Summerfest 2018, take 2

As disappointed as I was in the Summerfest lineup this year, I decided to take a gamble tonight. We had been settled in at Kates’ parents since Sunday night and I nearly decided to stay put, doubting it was worth the 2 ½ drive over to Milwaukee, essentially to hear two songs.

But Foster the People was playing, and I really wanted to hear two songs live and have the unmatched Summerfest experience. A night to myself, to be me.

So I went. I dropped my stuff at Orrin’s and Kelli’s house – which has become our de facto Airbnb when we visit the state each summer. I rolled into downtown around 6 p.m., found a parking garage and began my walk to the grounds.

With the lakefront fireworks set to launch at dark, a crowd was filling the grounds surrounding the art museum. It was a festive and gorgeous night downtown. But what night at Summerfest isn’t?

I took my time strolling through the grounds tonight, more so than usual, wanting to soak up the sights and sounds. As I told my mom the other night, I live for being in that atmosphere every summer.

There was a lot of great music coming from the side stages tonight. I caught a long-haired rocker at the Tiki Lounge doing “Ain’t No Sunshine.” Better yet, I walked up to another stage where a classic rock cover band had a crowd of people dancing to a spot-on version of “Melt with You,” and they followed it with a cover of Pink Floyd’s “Run Like Hell.” Further down, a male duo was wielding their guitars on a grunge-style original.

I passed through the marketplace. Gazed at the Ferris wheel. And grabbed a cheeseburger at one of my favorite Summerfest eating spots, Miss Katie’s Diner.

I settled in at the Miller Lite Oasis to hear Attica Riots last song, “Blood, Sunshine and Hysteria.” And I liked it.

Drax Project, a New Zealand outfit, came on at 8:30 and announced they were playing their first U.S. show. The crowd immediately jumped to their feet on the benches as the band opened with “Toto.”

The jazz-pop band’s hour-long set featured a mix of songs off their newly released EP and unreleased tracks, including “Hollywood.” They kept the atmosphere light and fun and were a perfect warmup for Foster the People. … I liked them, too, and have already downloaded their EP, along with a few Attica Riots tracks. Summerfest did me good tonight.

As if it was planned, Drax Project left the stage and Milwaukee’s lakefront fireworks began lighting up the sky behind us, providing an entertaining interlude while the stagehands went to work to set the stage for Foster the People.

Rarely off schedule at Summerfest, the clock struck 10 and the stage began filling with fog. It barely let up the rest of Foster the People’s set, a flashy showcase –literally – of punchy electronic rock.

From the Milwaukee Journal-Sentinel
As white clouds enveloped and sometimes obscured Foster the People, I couldn’t help wondering about the indie-pop band’s smoke budget. Must be sizable. 

Not that it was needed. Foster the People has enough hits, including “Pumped Up Kicks” and “Don’t Stop (Color on the Walls)” to attract an overflow crowd at the Miller Lite Oasis Tuesday night. Plus a light show that competed with and sometimes complemented the fireworks over Lake Michigan.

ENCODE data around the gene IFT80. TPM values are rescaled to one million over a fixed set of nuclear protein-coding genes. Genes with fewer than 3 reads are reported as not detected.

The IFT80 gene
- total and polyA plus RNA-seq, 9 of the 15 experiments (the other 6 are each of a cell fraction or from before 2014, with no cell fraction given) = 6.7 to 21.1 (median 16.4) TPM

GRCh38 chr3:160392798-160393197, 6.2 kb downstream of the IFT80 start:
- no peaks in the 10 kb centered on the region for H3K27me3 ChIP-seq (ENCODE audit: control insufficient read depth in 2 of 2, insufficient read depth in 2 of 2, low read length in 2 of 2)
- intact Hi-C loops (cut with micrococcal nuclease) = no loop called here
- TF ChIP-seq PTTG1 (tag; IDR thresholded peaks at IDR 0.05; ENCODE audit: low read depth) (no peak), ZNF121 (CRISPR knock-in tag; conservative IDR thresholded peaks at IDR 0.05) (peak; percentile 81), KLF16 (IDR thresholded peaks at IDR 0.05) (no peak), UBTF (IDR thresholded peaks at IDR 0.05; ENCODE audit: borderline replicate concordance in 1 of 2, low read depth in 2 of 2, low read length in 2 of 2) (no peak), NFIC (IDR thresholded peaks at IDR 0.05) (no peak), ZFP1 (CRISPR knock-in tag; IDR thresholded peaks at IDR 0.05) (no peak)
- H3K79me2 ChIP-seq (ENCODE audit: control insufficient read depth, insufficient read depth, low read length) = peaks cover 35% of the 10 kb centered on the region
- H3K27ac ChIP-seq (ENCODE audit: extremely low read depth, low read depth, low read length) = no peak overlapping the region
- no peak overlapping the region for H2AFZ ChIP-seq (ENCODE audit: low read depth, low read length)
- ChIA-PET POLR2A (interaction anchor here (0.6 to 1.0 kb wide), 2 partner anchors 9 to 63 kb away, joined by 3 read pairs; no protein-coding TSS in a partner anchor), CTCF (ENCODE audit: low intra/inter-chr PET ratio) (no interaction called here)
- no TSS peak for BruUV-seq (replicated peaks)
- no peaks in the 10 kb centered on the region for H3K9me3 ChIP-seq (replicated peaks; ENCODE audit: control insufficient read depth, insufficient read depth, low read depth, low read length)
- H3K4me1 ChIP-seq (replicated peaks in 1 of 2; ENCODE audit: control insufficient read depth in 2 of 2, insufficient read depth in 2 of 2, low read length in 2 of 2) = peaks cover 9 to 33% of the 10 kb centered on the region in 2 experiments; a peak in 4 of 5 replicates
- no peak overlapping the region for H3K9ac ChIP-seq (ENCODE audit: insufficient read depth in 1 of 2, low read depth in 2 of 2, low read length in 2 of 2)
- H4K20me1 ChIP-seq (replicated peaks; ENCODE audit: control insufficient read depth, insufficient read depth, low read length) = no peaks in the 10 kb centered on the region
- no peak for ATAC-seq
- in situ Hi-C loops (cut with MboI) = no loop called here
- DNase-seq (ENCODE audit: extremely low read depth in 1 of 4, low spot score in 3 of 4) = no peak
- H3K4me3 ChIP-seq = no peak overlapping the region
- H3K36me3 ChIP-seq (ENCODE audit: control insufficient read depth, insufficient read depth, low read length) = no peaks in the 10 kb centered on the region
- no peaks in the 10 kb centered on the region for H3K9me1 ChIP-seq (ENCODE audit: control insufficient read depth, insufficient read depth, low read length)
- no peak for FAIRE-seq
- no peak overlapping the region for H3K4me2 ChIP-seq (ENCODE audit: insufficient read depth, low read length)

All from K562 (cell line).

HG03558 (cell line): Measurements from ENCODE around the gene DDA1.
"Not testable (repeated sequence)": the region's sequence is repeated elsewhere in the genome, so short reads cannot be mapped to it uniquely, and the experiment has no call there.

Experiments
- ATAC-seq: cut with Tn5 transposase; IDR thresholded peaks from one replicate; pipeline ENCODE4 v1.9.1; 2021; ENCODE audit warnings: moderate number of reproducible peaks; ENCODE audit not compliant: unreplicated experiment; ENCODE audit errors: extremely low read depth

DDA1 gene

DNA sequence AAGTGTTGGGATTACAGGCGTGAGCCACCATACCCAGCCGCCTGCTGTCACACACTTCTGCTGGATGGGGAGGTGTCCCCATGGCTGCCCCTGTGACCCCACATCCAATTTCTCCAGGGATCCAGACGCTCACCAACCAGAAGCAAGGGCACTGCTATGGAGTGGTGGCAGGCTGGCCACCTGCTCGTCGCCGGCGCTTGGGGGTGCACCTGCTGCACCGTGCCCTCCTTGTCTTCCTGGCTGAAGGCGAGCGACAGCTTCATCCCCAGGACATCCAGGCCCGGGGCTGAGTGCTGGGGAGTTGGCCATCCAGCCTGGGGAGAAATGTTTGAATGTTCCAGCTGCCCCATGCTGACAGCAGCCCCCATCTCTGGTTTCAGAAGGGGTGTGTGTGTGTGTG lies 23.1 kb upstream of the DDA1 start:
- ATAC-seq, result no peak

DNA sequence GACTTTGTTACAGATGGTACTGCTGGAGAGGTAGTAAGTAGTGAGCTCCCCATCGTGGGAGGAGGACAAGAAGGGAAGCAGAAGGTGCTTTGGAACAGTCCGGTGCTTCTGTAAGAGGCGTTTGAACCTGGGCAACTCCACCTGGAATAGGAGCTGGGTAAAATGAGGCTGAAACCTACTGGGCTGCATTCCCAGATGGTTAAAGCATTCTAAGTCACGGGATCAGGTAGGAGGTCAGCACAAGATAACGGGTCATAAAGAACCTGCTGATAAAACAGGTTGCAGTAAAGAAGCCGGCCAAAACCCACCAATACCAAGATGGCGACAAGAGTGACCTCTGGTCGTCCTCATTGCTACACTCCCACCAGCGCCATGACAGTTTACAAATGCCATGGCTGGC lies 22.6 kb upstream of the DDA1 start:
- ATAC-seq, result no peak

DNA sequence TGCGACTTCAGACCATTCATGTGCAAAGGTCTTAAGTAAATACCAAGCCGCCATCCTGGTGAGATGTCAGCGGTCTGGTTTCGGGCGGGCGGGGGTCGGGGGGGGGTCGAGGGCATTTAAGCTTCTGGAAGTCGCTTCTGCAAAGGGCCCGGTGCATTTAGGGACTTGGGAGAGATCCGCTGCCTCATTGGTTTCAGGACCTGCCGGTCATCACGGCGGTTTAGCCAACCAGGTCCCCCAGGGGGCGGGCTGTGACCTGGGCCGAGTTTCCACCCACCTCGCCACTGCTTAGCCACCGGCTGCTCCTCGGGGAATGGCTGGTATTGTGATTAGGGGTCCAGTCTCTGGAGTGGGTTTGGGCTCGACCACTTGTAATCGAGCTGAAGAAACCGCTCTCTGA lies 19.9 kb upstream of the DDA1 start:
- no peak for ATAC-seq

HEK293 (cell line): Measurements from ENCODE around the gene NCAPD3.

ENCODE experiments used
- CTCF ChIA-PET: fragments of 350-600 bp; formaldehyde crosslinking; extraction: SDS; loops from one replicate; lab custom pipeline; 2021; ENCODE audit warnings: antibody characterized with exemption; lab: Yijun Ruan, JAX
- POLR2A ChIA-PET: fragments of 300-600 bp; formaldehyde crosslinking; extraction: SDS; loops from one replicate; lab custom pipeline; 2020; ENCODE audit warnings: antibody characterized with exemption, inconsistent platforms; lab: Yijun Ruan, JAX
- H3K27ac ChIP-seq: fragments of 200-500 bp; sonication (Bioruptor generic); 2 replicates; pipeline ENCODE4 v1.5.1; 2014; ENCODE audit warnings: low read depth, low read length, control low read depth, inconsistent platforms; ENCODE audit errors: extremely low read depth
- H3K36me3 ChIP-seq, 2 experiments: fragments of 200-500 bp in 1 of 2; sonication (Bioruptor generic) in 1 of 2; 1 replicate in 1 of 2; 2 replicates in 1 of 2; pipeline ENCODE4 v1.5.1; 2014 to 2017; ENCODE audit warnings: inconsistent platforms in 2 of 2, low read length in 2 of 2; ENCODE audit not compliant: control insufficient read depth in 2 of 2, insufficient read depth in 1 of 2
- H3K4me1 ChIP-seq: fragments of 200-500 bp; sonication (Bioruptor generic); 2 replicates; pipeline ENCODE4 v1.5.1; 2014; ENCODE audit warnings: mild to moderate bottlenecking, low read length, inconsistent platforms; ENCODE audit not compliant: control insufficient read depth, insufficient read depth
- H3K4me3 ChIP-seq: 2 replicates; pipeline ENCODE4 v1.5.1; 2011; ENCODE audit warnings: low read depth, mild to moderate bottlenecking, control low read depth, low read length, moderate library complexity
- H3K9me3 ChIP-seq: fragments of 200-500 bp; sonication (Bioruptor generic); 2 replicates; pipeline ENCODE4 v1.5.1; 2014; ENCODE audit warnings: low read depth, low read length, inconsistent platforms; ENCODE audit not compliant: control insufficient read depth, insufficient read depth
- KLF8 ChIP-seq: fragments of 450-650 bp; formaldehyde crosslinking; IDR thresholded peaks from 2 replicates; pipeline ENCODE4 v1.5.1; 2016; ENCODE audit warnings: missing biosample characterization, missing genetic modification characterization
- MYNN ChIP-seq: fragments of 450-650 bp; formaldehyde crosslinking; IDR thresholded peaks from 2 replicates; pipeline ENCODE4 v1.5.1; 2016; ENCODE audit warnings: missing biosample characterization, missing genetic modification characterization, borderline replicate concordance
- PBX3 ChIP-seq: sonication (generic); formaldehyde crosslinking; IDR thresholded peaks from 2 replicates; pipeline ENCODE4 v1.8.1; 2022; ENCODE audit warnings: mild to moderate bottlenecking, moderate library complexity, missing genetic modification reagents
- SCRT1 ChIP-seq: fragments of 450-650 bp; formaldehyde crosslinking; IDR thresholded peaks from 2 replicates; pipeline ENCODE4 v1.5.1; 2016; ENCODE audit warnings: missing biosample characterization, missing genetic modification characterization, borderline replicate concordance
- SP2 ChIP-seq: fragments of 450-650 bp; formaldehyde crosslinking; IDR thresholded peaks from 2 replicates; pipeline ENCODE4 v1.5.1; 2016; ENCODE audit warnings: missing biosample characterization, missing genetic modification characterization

Lead singer Mark Foster played guitar and keyboards and commanded the stage in a Hawaiian shirt while powering through “Helena Beat,” “Coming of Age” and “Don’t Stop.”
Commanding indeed.

But seriously. The sole reason I went to Summerfest tonight – although, once there, I found several other things to enjoy – was to hear “Pumped Up Kicks.” It was the song of the summer in 2011, and it felt like everyone in the crowd was there last night to hear it. It helped that “Sit Next to Me” is hot on the radio this summer – it might be my favorite song of this season – and I like “Don’t Stop,” too.

I played Foster’s three albums a couple weeks ago to re-familiarize myself with the band’s work, but still nothing about them excited me like the songs I named above. Tonight was one of the rare occasions I went to see a band perform without a broad admiration for their whole catalogue. Tonight was all about discovery and hoping to find a deeper appreciation.

It turned out to be the right decision. With a youthful crowd cheering them on, every song seemed to begin with a roar of synthesizers. Foster bounced and slid his feet across the stage at times like he was channeling James Brown. The flashing lights combined with the pumping electronic beats made it a full-fledged party. I couldn’t sing any of the songs word for word tonight, but it didn’t matter. I just listened let my eyes soak up the spectacle surrounding me.

One of the highlights included a romping cover of the Ramones’ “Blitzkrieg Bop.”

To close out the set, Mark Foster, who hadn’t spoken more than a few words to the crowd all night, offered up a rallying statement about the issues dividing our country – something I was expecting before “Pumped Up Kicks” – and then glided into a smooth-sounding “Sit Next to Me.”

The band had barely left the stage and the crowd started a fist-pumping chant of “Pumped Up Kicks” when Foster returned. They fired off “I Love My Friends” and then their signature hit – which the band seemed to play hastily as if they just wanted to please the crowd and get it over with.

The setlist:
  1. Houdini
  2. Are You What You Want to Be?
  3. Pay the Man
  4. Helena Beat
  5. Coming of Age
  6. Waste
  7. Don't Stop (Color on the Walls)
  8. Lotus Eater
  9. Blitzkrieg Bop (Ramones cover)
  10. Pseudologia Fantastica
  11. A Beginner's Guide to Destroying the Moon
  12. Doing It for the Money
  13. Loyal Like Sid & Nancy
  14. Sit Next To Me

  15. I Love My Friends
  16. Pumped Up Kicks

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